The following is a guest blog post I wrote for Shakirah Dawud. It appears on her website at:
You can also read that post here. Either way, I hope you enjoy.

Welcome Cassie Armstrong of Morningstar Editing, a self-styled “newbie” copyeditor who has had the wisdom, generosity, and humility to chronicle her career leap into copyediting. She also provides more resources than I thought it was possible to cram into so few words! Aspiring freelance copyeditors: read, click, and learn. Your career is limited only by how hard you’re willing to work for it.

If you visit my website, you’ll see I offer proofreading, fact checking, copyediting, and manuscript evaluations. From the very beginning, though, I focused on proofreading. For the past four years, I presented myself as a proofreader and marketed myself that way. I thought I was a proofreader because I was able to get proofreading projects, and as I got my foot in the door, I was happy to be identified with any aspect of editing. At first I even assumed proofreading and copyediting were the same.

It’s nice to discover after all this time that I do indeed have the characteristics of a proofreader, personally and professionally. I pay attention to detail, love reading every word of every manuscript, and notice typos, spelling errors, and inconsistencies. Up until I took a proofreading class a year ago, everything I knew came from on-the-job training, other proofreaders and editors, and books.

I also learned that proofreading and copyediting play in different stadiums. And I decided to pursue copyediting. So I researched books, websites, people, and groups to help me make the decision and the leap in my career.

A copyediting class from Media Bistro filled in many blanks, and its self-paced format was perfect for me. Media Bistro offers several other editing and copyediting classes for reasonable fees. The Editorial Freelancer’s Association (EFA)–which I joined–offers an online Copyediting I & II combo, among others. Editorium and McMurry, Inc.’s Copyediting offer classes, too. Several universities also offer editing classes, and even certificates.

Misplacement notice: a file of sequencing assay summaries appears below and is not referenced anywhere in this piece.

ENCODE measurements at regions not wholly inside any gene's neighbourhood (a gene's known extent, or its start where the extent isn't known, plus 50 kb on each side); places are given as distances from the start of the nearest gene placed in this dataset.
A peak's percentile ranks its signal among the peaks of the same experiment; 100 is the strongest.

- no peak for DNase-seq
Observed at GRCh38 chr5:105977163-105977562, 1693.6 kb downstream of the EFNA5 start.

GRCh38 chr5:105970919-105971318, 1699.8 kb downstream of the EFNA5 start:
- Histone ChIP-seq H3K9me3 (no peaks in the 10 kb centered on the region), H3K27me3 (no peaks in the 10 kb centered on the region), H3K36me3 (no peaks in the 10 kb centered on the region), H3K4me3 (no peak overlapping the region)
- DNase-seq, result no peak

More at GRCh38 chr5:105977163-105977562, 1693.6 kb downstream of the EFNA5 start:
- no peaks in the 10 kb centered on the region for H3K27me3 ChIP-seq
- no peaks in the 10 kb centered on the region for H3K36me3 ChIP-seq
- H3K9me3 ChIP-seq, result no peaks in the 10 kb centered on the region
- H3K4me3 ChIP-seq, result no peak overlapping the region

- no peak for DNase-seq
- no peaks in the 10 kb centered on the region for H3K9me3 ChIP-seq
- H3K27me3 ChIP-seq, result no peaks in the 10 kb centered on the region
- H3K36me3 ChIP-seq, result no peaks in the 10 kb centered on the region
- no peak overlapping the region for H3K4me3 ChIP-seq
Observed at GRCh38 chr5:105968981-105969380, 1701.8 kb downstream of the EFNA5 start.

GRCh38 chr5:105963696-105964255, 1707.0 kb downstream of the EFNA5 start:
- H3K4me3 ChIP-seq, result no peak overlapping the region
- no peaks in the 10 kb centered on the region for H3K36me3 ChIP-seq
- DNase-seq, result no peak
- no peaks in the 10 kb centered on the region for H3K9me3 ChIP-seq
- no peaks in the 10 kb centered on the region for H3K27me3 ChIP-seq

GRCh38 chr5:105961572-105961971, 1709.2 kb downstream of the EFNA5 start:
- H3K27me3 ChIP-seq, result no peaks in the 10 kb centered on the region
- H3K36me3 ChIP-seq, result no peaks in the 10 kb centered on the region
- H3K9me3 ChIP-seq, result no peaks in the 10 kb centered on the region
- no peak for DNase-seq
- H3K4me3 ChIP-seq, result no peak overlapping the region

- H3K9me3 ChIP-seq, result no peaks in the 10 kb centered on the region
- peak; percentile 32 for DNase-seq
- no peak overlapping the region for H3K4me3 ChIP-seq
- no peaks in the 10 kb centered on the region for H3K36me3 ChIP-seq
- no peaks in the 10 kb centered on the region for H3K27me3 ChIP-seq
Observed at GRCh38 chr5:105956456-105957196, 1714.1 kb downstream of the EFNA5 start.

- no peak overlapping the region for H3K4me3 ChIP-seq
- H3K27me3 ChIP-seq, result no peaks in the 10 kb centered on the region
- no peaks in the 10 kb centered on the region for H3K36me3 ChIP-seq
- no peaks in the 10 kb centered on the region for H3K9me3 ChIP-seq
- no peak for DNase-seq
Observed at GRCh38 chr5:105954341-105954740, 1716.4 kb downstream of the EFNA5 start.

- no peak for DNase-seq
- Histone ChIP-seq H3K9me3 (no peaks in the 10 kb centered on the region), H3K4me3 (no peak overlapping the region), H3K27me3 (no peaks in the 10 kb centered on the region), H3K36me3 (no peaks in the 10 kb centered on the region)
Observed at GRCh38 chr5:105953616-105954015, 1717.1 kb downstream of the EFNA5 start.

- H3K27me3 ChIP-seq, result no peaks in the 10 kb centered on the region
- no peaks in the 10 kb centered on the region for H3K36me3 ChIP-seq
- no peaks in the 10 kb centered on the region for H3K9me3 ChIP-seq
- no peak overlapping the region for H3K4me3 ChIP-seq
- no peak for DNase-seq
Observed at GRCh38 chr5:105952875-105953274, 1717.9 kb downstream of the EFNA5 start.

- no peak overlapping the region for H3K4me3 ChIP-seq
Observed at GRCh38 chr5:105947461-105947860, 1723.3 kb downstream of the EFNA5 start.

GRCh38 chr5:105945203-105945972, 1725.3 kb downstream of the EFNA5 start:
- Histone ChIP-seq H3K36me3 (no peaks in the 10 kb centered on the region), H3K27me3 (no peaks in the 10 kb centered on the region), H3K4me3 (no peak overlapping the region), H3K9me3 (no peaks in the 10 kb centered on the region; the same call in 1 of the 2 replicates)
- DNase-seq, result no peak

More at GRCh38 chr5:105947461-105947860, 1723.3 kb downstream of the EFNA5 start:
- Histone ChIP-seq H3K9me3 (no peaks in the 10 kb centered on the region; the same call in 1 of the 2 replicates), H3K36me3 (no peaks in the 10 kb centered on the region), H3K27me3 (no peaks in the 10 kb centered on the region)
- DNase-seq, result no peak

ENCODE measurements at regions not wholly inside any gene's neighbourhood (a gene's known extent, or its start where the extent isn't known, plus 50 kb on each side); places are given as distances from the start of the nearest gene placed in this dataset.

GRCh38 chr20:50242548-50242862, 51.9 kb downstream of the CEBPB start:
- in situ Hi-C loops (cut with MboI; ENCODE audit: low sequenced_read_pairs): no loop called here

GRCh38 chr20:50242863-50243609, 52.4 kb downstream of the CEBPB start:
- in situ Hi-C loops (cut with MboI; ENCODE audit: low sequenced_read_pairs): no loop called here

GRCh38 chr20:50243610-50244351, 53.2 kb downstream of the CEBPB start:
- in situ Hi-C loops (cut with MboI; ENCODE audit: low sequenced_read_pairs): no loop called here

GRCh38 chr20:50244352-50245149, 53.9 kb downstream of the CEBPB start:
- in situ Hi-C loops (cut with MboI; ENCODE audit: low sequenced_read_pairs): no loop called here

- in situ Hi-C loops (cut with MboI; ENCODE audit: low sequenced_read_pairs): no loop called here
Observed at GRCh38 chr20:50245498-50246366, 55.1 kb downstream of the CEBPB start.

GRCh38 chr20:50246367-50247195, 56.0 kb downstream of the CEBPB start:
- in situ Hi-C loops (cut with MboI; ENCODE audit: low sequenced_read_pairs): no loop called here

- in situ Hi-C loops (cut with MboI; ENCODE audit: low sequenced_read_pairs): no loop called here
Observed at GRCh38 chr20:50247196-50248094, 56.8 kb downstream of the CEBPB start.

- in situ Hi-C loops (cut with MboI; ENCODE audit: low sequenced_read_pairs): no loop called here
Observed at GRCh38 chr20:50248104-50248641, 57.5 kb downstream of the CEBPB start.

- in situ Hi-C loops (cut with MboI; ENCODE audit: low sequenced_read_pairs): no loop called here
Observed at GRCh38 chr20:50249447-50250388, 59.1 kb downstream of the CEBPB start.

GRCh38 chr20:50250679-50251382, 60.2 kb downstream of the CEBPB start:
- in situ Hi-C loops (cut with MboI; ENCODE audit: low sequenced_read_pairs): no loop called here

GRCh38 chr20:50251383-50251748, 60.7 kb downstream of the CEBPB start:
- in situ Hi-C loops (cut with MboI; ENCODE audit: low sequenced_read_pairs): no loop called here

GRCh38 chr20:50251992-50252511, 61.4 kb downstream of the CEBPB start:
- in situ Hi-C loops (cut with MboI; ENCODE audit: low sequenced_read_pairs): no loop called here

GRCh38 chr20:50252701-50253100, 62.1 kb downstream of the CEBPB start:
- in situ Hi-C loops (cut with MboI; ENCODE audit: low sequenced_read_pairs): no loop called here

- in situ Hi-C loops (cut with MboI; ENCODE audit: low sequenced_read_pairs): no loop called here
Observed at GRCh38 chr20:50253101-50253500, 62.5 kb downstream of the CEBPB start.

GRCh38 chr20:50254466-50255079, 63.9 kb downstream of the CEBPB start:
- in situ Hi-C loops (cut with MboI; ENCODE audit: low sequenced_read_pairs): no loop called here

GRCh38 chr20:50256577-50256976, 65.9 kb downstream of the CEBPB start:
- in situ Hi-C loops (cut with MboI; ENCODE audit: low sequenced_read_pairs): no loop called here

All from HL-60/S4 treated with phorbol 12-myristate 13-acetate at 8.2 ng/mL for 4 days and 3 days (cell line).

I read Copyediting: A Practical Guide by Karen Judd, The Copyeditor’s Handbook: A Guide for Book Publishing and Corporate Communications by Amy Einsohn, and The Subversive Copy Editor by Carol Fisher Saller. The last is worth the price if only for the detailed reading list at the end. All three are fantastic resources, filled with tips and examples. By the end of The Subversive Copy Editor, I knew I wanted to be a copyeditor, but I also knew that wanting to wasn’t enough to make me one.

Katharine O’Moore-Klopf, long-time freelance editor at KOK Edit, is my mentor. She has presented and discussed resources, opportunities, and possibilities for copyediting careers in her book, Getting Started As A Freelance Copyeditor, and her Copyeditor’s Knowledge Base is a repository of excellent resources.

Next, I did a lot of online networking. Besides the EFA, I also joined the lively Copyediting-Listserv ( “for copy editors and other defenders of the English language who want to discuss anything related to editing”), and the regional Bay Area Editors Forum and Rocky Mountain Publishing Professionals Guild. I also opened accounts on Twitter and LinkedIn, where I’ve connected with many copyeditors, managing editors, writers, project editors, and publishers. Launching and maintaining an active website has gone a long way to helping me make connections, establish, and position myself as well.

Just as I did when I was trying to land my first proofreading client, when I put on my copyediting hat I examined my favorite books, interests, and hobbies so I can market to those types of publishers. I make lists and visit bookstores looking for publishers of interest, noting which genres I gravitate to and the books that catch my eye. I read The Literary Marketplace and Writer’s Market at the library as if they’re bestsellers. Both are invaluable and provide excellent information about publishers.

Online, John Kremer’s Bookmarket does a great job of listing publishers in different genres, and Publishers Weekly and newsletters from Media Bistro are regulars in my e-mail. I google and visit publisher websites, and follow several on Twitter. I consider it treasure hunting, and time flies.

While it’s a cliché, I think a career in editing—and any other field—really is all about the journey, not the destination. I have a lot of work ahead of me, but right now, for me at least, the only way is up.